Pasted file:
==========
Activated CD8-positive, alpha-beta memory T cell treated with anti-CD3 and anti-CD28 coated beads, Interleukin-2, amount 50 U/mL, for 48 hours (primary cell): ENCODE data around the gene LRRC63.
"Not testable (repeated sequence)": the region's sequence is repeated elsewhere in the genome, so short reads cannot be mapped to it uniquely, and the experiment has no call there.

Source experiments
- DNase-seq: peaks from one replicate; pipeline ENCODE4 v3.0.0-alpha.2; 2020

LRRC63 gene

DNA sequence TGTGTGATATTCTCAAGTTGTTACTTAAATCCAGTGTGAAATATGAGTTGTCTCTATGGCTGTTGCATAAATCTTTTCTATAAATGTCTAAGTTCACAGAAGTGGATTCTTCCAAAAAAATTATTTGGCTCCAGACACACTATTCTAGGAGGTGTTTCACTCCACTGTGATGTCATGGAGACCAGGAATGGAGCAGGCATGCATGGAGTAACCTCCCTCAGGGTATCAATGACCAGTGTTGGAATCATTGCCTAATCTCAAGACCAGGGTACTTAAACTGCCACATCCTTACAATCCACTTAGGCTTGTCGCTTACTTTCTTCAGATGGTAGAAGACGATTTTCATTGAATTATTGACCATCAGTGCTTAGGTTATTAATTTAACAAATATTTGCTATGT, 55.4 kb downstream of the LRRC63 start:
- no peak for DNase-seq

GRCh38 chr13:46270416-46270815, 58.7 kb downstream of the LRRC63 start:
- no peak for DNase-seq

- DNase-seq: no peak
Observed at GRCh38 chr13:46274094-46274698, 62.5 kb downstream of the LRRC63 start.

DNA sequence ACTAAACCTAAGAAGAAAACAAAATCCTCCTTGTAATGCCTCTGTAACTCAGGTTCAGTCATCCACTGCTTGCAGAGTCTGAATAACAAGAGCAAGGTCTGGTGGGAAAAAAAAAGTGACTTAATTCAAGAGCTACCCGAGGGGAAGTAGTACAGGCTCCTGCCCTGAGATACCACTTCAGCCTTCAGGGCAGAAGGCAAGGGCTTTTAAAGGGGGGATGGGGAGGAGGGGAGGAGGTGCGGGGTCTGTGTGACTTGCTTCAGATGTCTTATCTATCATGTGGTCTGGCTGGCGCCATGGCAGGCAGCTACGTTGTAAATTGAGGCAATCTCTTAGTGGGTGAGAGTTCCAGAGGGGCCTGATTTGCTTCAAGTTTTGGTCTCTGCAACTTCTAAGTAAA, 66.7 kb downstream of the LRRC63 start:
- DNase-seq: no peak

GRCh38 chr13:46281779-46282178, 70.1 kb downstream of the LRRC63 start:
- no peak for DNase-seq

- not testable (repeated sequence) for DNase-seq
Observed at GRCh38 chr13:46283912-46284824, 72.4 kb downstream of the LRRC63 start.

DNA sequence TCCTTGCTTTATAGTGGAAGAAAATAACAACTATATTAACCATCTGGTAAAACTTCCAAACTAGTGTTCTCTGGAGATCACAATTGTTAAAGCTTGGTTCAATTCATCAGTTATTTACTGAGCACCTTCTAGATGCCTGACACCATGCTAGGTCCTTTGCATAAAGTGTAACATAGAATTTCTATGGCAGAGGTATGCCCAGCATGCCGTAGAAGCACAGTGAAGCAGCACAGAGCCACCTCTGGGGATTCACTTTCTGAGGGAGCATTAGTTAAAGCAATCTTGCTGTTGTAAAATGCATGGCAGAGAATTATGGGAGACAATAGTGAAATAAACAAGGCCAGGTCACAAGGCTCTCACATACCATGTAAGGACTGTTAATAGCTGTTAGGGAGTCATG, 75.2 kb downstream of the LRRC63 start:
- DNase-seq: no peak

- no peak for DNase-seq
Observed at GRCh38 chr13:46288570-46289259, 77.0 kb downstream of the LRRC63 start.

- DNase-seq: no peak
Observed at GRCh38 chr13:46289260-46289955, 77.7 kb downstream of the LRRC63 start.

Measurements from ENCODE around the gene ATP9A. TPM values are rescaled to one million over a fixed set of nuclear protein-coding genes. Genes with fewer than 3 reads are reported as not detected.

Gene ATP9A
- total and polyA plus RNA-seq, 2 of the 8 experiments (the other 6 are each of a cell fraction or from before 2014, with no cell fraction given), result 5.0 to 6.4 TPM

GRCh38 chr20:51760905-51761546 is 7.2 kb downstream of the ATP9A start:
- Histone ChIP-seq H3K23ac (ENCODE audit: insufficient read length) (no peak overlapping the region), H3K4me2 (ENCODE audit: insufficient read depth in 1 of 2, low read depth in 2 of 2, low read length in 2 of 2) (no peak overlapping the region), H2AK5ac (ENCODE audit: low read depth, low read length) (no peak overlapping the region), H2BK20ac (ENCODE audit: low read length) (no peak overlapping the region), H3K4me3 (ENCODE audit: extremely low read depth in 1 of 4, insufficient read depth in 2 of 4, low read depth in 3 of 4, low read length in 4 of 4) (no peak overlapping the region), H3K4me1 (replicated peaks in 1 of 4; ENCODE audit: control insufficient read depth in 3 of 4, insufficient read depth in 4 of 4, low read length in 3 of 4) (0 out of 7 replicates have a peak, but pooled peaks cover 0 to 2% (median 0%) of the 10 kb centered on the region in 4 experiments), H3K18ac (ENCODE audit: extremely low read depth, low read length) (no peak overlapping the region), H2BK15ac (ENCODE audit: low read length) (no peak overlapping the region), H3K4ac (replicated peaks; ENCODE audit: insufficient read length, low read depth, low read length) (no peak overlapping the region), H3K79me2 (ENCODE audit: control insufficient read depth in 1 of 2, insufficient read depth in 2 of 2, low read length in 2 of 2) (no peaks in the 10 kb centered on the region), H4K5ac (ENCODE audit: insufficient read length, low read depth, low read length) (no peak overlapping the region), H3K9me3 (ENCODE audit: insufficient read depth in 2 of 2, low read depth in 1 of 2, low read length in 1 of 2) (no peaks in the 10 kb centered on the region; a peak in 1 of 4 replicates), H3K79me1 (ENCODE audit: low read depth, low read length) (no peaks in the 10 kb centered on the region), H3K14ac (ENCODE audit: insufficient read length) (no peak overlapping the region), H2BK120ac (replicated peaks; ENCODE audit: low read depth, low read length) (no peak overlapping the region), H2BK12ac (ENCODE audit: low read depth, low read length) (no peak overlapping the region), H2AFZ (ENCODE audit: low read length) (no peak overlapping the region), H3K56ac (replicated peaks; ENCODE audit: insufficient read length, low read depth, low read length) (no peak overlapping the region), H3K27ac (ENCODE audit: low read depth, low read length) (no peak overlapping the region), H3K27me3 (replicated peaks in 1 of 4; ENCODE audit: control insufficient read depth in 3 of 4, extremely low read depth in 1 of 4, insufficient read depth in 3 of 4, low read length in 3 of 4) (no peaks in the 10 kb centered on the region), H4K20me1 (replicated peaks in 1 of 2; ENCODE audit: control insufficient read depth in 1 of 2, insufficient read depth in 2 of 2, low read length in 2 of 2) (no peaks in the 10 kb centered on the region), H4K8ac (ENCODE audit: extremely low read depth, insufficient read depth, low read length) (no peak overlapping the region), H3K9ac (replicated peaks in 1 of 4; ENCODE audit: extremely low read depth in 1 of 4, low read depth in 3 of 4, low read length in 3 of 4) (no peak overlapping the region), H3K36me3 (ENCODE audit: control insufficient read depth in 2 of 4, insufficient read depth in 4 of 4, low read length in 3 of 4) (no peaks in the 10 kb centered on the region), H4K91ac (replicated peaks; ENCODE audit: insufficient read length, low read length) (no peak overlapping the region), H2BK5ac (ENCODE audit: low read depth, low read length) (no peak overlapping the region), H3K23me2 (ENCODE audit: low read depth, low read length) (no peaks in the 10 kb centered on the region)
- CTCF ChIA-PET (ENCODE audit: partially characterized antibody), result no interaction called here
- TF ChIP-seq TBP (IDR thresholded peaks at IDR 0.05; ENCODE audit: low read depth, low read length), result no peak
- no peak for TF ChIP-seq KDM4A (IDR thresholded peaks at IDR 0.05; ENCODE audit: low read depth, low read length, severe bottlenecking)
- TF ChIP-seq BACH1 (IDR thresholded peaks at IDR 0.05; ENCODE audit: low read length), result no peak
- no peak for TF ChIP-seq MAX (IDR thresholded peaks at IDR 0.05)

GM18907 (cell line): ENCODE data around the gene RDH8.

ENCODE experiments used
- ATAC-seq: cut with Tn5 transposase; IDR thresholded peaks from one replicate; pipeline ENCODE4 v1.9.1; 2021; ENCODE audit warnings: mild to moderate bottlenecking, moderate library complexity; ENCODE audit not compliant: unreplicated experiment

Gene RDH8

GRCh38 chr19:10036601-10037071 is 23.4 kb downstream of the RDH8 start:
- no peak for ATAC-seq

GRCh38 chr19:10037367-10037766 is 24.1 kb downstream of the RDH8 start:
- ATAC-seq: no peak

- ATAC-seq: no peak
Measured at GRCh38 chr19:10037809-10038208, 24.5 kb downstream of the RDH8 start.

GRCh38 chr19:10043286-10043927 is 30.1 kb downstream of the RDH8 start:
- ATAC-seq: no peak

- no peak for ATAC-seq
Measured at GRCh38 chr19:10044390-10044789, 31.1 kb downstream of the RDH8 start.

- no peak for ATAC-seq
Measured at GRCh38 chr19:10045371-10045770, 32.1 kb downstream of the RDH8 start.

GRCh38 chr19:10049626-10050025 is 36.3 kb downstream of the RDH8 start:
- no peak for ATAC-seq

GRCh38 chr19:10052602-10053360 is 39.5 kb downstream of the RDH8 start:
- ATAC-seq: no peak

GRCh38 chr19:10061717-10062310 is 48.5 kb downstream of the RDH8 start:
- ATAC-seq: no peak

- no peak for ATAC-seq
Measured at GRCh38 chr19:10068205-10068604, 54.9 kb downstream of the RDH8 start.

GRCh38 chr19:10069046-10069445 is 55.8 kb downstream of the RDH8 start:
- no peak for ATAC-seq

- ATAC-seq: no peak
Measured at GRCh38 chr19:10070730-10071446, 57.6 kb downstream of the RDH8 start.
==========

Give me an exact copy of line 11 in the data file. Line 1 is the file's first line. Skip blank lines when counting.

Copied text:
Observed at GRCh38 chr13:46274094-46274698, 62.5 kb downstream of the LRRC63 start.